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  • Writer's pictureGrace A. Johnson

Name of the Week: Jessica

Jessica is the most complicated name I've posted about so far. For one, I simply could not find a picture relating to the definition of her name, so I just settled for this one. It's pretty, at least.

For two, it has a very interesting background that, in some respects, would make it an odd name for my character, Jessica Bennet (née Arlington). Of course, I have a very good reason for my Stuart-era lady to have been named such. Simply put, her mother had an obsession with Shakespeare. Therefore, her children born names according to her fancy. Therefore, Damian's middle name is Caius (and he also happens to share a byname with a famous English stage actor, so...)

Jessica is actually Hebrew.

Betcha you didn't see that coming, did ya?

Before The Merchant of Venice, Jessica was known by the Hebrew יִסְכָּה (Yiskah), which meant "to behold." Yiskah evolved into Iscah, which morphed into Jescha around Shakespeare's time. For the daughter of Shylock, he selected this Jewish name and tweaked it a bit, coming up with Jessica. As a matter of fact, Shakespeare made up quite a number of our now-beloved names.

Yiskah is only found once in the Bible, as Abraham's niece in the Old Testament. Jessica was rarely used until the 20th century. And we all know how it rose to popularity then, don't we? Now, many variants of the name are found in languages such as Albanian, Spanish, Danish, Hungarian, Swedish, Hawaiian, and more.

I have absolutely no idea why I chose Jessica for the name of Xavier's mother. Originally, it was his grandmother's name, and Joanna was his mother's (after I changed it from Engal, of course), but now I've swapped them around. Surprisingly, the name has fit so well, and just as it is unconventional for my character's time, Jessica is also an unconventional heroine.

And, yes, that means she will be a heroine. I plan to write stories for both her and her brother Damian in the future, expanding my Seven Seas universe and creating my prequel/companion series for the Daughters of the Seven Seas series, which is titled The Arlington Family. So far, my only installment is The Gift of Her Heart. (Which you can read an excerpt from here!)

I have a tentative blurb for Jessica's novel, if anyone's interested...


Lady Jessica Arlington is on the run.

Running from her parents’ looming wrath, her fiance’s overbearing hand, and her social ruin, this young lady’s first chance of escape is on board a ship destined for the British colonies of America. Her one and only thought is to find safety for her child.

And being captured by the most notorious pirate captain on the Seven Seas is

not Jessica’s idea of safety.

Captain Collin Bennet has long since turned his back on his family, their pious society, and their God, and turned towards the life of a pirate. But never, in all his six years of pirating, has he had the pleasure of capturing the delightfully irritating Lady Jessica Arlington along with a merchant ship full of goodies.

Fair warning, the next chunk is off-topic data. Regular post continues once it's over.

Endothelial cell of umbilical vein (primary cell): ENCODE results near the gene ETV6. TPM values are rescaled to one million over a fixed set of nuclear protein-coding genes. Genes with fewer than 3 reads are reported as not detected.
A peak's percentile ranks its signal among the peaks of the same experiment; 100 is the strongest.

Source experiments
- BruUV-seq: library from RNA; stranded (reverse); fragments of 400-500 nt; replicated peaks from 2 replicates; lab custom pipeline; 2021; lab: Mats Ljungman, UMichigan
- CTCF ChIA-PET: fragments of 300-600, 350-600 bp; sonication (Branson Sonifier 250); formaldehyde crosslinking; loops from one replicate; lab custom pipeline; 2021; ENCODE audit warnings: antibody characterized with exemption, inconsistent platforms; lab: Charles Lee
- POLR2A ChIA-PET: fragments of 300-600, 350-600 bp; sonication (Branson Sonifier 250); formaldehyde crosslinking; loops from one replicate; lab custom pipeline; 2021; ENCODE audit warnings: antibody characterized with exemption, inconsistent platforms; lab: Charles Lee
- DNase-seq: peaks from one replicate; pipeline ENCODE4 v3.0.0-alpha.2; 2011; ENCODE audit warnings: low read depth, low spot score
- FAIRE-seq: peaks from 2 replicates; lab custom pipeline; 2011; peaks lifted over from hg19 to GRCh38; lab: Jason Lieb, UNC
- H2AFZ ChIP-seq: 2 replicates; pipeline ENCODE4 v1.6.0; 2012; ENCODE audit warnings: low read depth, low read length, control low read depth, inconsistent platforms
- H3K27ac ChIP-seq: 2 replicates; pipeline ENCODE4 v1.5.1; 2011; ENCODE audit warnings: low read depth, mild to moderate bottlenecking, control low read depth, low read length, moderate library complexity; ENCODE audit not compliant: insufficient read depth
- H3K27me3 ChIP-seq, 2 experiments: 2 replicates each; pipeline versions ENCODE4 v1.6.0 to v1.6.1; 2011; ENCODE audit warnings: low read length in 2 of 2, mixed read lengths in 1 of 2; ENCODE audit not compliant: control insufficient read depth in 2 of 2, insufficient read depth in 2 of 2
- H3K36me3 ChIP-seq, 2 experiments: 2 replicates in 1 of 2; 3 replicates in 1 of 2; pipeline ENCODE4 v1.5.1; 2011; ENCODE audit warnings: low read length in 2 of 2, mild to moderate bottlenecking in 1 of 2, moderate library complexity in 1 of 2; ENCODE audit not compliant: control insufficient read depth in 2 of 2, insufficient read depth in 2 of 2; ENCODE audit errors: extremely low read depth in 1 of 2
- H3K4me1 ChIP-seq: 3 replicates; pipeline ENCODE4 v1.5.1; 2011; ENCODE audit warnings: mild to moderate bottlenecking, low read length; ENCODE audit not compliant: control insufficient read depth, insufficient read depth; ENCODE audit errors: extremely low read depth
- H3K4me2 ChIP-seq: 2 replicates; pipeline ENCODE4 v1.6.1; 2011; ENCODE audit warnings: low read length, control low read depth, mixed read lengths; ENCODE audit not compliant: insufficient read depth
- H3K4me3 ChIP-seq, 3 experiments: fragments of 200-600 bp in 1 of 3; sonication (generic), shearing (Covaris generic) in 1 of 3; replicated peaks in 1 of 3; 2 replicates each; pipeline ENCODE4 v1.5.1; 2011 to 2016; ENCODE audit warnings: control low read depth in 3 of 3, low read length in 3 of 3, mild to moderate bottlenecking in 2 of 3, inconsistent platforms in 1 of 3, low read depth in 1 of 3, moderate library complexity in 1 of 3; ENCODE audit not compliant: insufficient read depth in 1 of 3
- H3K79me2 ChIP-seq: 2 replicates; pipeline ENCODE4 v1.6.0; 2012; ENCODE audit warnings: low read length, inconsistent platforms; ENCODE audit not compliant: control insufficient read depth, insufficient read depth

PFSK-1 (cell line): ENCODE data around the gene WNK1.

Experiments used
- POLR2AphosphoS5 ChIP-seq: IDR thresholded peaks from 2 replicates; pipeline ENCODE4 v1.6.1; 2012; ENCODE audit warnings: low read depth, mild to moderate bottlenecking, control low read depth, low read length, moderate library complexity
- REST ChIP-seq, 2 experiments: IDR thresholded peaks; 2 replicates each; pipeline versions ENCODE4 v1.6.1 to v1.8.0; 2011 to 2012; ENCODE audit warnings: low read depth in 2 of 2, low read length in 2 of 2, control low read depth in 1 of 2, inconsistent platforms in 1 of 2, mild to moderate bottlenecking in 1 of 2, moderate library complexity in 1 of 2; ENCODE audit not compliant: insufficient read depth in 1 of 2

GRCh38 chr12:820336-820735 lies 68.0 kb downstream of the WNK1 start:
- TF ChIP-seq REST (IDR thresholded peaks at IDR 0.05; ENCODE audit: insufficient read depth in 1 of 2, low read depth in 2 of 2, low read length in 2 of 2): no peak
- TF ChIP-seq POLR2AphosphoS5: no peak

But neither did he realize that he would be capturing much more than the lady herself.


To tide us all over until my first Arlington Family novel, Capturing Her Heart, arrives, I have a little treat: a poem I wrote especially for Jessica.

It began with a few lines several months ago, which I knew I would have Collin turn into a poem (yes, he's a poet...he just doesn't know it...yet). However, I entered a poetry contest a while ago, and I expanded those few lines into the below. (Note: I am not a very good poet; you can tell by (1) the quality of this poem and (2) the fact that I did not win said contest. Bear with me.)


“Veiled in Stone” or “Jessica”

(Previously titled “Helpless”)

What a sorry sight it was

The tears upon her face

Each salty stain a symbol of

Her rapid fall from grace

Her cheeks were red and sullen

Her eyes were green as grass

Sodden with dew and trampled

The teardrops crystal glass

As I watched her trembling there

My heart it did constrict

But there was nothing I could do

Not even a hug would do the trick

Such pain was irreversible

It ne’er would disappear

Not within a day or month

Not even in a year

And so I stared in silence

Oddly unabashed

Quizzing, wond’ring

As many seconds passed

She slowly lifted up her head

To meet my solemn gaze

She sniffled once, twice again

Blinked to clear her haze

Without a thought, it all was gone

Each remnant of her past

Each hurt and each curse

Each and every last

Where had the tear stains gone? I wondered

What had happened to her pain?

Would it be that if I sought

The teardrops would remain?

If I tore the layers back

Would I find them deep inside

In a crevice long untouched

Where haunting demons hide?

Would anything have changed, indeed?

True, this was my thought

That all her smiling and all her trying

Would have been for naught

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